The Killeen Animal Shelter is no stranger to adversity.

Throughout its decades-long history, the shelter has seen its fair share of issues, ranging from overcrowding to poor management.

And with an ever-expanding service population, the shelter has often found itself unable to keep up with increasing demand.

Today, under the leadership of Animal Service Director Jessica Dunagan, the shelter finds itself moving towards a brighter, more sustainable future.

 The Killeen Animal Shelter typically houses dogs and cats, though it can handle anything from birds to mice.

Under Dunagan, the shelter has almost reached the critical release rate of 90% needed to become a no-kill shelter, created a foster program and expanded its volunteer base.

However, with just over 17 employees and 100 volunteers, officials are still worried that, with current resources, they will not be able to meet demand.

This year, the shelter held over 240 pets — nearly twice its capacity — for close to three months. It was only through multiple free adoption weekends, among other events, that the shelter was able to reduce its load to just under its capacity of 144 pets.

“We need more space,” Dunagan said. “We’re working with the facilities that we have, but Killeen is continuing to grow.”

The current location, 3118 Commerce Drive in north Killeen, is simply too small, and its staff too few.

Moreover, the shelter currently lacks a full-time veterinarian, which would allow it to pre-sterilize pets after a three-day holding period before it technically becomes shelter property. This could potentially reduce adoption fees as well as the local animal population, officials said.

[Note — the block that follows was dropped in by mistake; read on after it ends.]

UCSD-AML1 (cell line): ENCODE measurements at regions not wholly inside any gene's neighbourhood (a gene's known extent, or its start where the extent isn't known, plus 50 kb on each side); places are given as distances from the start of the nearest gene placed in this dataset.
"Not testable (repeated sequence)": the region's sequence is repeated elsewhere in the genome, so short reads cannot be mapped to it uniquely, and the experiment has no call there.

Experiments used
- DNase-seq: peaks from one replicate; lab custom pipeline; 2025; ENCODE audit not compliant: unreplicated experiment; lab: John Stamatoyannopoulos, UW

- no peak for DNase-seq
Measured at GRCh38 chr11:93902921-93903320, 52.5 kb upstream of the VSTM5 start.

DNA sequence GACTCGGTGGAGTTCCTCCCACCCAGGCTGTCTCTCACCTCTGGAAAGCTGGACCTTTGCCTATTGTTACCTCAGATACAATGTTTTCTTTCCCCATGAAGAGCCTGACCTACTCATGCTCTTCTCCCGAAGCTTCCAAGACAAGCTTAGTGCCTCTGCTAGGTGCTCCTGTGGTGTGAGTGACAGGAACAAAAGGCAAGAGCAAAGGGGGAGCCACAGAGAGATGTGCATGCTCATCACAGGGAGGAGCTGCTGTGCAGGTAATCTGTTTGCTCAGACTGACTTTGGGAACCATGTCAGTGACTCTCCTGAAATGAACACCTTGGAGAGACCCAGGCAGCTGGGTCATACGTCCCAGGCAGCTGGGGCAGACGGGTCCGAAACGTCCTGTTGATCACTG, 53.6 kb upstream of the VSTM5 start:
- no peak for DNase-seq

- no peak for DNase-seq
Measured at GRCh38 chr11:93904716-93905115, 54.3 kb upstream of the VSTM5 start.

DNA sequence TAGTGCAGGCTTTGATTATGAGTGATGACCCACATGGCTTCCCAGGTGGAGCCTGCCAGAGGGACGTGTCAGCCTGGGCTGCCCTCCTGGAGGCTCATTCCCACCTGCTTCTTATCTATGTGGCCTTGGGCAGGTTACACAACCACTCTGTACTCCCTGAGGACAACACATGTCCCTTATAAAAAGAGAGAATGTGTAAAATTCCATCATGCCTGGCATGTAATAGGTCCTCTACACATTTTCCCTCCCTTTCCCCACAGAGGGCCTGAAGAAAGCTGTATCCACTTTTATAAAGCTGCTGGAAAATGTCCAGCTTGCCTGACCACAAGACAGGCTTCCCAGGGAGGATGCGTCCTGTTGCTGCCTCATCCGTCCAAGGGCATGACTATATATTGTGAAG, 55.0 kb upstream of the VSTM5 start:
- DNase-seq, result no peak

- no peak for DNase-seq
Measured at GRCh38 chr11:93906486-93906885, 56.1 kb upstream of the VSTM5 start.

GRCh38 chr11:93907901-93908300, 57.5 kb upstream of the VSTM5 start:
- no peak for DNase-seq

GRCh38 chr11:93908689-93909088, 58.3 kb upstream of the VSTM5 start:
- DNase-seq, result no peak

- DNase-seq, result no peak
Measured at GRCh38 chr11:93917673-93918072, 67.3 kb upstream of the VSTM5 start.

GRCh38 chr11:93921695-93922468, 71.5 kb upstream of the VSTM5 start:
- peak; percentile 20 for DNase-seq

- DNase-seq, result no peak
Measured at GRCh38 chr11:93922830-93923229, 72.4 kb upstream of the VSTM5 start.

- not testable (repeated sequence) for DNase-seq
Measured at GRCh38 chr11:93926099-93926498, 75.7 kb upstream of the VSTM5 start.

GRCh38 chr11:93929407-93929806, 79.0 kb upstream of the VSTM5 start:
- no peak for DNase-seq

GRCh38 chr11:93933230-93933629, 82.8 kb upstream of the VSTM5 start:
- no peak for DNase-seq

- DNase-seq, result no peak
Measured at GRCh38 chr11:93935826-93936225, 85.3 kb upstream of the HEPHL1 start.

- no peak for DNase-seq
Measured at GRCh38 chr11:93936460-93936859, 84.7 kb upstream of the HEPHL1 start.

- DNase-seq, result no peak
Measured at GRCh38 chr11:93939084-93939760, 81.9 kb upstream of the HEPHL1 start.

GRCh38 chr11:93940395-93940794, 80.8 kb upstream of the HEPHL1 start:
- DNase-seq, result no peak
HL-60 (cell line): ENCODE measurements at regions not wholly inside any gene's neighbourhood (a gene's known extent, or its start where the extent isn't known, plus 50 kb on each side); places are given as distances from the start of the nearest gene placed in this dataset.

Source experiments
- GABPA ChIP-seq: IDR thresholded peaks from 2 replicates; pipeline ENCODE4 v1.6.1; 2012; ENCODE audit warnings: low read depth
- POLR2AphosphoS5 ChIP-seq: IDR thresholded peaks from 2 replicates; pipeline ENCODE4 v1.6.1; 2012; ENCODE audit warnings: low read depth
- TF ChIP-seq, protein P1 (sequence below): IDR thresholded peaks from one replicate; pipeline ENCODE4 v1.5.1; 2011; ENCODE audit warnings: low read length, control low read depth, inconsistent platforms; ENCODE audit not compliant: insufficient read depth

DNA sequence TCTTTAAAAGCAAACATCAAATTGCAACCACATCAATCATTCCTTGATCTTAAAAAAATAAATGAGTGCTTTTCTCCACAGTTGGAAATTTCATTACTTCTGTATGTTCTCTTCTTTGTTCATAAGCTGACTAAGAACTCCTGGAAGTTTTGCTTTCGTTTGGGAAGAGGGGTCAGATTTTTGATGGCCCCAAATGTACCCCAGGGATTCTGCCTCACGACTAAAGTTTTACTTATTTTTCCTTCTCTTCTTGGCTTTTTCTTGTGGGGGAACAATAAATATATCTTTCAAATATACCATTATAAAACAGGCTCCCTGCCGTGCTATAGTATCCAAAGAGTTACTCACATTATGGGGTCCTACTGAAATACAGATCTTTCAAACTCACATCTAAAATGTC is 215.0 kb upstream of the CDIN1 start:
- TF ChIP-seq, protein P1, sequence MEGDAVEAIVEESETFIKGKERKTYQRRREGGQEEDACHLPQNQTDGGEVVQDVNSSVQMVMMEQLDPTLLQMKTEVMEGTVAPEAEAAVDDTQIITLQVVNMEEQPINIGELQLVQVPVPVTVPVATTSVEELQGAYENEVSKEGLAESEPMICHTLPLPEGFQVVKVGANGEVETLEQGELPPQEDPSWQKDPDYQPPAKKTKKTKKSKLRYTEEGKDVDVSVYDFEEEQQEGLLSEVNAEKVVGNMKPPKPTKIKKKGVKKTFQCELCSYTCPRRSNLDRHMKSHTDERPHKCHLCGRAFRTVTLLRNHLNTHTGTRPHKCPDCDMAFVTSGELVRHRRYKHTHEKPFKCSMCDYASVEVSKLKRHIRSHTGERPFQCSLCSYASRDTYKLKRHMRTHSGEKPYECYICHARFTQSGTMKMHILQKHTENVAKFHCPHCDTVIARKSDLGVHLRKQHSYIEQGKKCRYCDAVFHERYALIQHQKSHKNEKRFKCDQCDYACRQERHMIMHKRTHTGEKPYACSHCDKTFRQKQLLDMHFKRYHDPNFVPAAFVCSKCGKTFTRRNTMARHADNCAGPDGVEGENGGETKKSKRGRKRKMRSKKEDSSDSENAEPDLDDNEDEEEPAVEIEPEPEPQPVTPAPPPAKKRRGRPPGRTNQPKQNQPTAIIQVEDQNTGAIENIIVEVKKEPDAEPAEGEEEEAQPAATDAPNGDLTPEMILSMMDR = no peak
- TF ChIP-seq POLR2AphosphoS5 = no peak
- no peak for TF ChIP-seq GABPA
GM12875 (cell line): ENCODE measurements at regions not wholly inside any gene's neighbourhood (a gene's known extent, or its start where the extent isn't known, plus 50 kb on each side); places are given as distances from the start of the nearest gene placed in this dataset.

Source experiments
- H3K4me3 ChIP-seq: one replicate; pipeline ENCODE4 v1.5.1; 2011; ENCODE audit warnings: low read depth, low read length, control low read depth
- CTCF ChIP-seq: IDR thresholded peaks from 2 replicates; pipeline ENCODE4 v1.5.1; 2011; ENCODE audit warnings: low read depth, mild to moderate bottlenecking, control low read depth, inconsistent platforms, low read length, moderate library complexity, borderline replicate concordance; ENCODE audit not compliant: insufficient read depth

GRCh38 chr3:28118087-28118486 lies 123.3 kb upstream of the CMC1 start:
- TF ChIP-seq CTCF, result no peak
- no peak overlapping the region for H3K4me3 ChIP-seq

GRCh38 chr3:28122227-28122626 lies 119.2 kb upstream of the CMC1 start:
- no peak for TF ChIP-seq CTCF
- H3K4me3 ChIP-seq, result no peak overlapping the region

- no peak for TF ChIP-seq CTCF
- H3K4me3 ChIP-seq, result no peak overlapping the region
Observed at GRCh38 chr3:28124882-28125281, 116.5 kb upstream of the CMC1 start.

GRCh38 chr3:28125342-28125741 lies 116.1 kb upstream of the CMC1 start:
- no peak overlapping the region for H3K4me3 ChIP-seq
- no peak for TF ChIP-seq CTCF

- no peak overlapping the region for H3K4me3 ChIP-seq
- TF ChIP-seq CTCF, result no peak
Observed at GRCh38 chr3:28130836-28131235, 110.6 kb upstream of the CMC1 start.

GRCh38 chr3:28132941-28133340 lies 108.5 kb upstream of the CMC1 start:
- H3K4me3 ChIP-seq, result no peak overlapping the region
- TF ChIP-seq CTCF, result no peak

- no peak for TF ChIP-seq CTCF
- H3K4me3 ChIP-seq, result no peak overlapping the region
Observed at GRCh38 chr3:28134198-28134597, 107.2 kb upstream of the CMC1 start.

“Becoming no-kill should be the number one goal of any shelter,” Dunagan said.

Becoming no-kill

The shelter currently has a release rate of around 85%, which is just a few crucial percentage points away from the requisite 90% needed to become a no-kill shelter, and a remarkable step up from 2016, when it had a release rate in the mid 70s.

Before it can do so, the shelter has to find a way to manage the roughly 2,500 animals it processes per year. One of the key problems, however, is that animals keep coming back.

“Sometimes people get a pet and find themselves unable to care for it anymore,” Dunagan said. “They just can’t handle it.”

 The Killeen Animal Shelter deep cleans its facilities every morning.

Complicating adoptions is the often traumatic experiences of rescued animals. Many animals seized in raids have abusive or neglectful owners, and find it hard to adjust to a normal setting.

Sadly, Dunagan explained, this makes it harder to find a proper home. Nevertheless, Program Director Savannah Greenwell is hopeful that the shelter will be able to implement a training program for adopting parents to help navigate them through the often difficult task of training, handling, and managing a new pet.

Looking towards the future

In the short term, Dunagan plans to increase rescue placements and bolster her volunteer base. Extra volunteers can keep the shelter cleaner and the animals more active.

The director also intends to improve the shelter’s sterilization rate.

“Sterilization is actually one of our best successes, but it’s not quite 100%,” she said.

In the long run, Dunagan said that a larger facility would be necessary, and hinted at the possibility of changing to a “safer” location.

In addition, the shelter is also in need of an animal services officer and animal services representative, though Dunagan clarified that both positions have been approved, if not yet filled.

Dunagan and Greenwell took great pride in the shelter, and were hopeful of what the future might bring.

And with support from the greater Killeen community, volunteers and professional staff, and just a bit of puppy power, they might just be able to.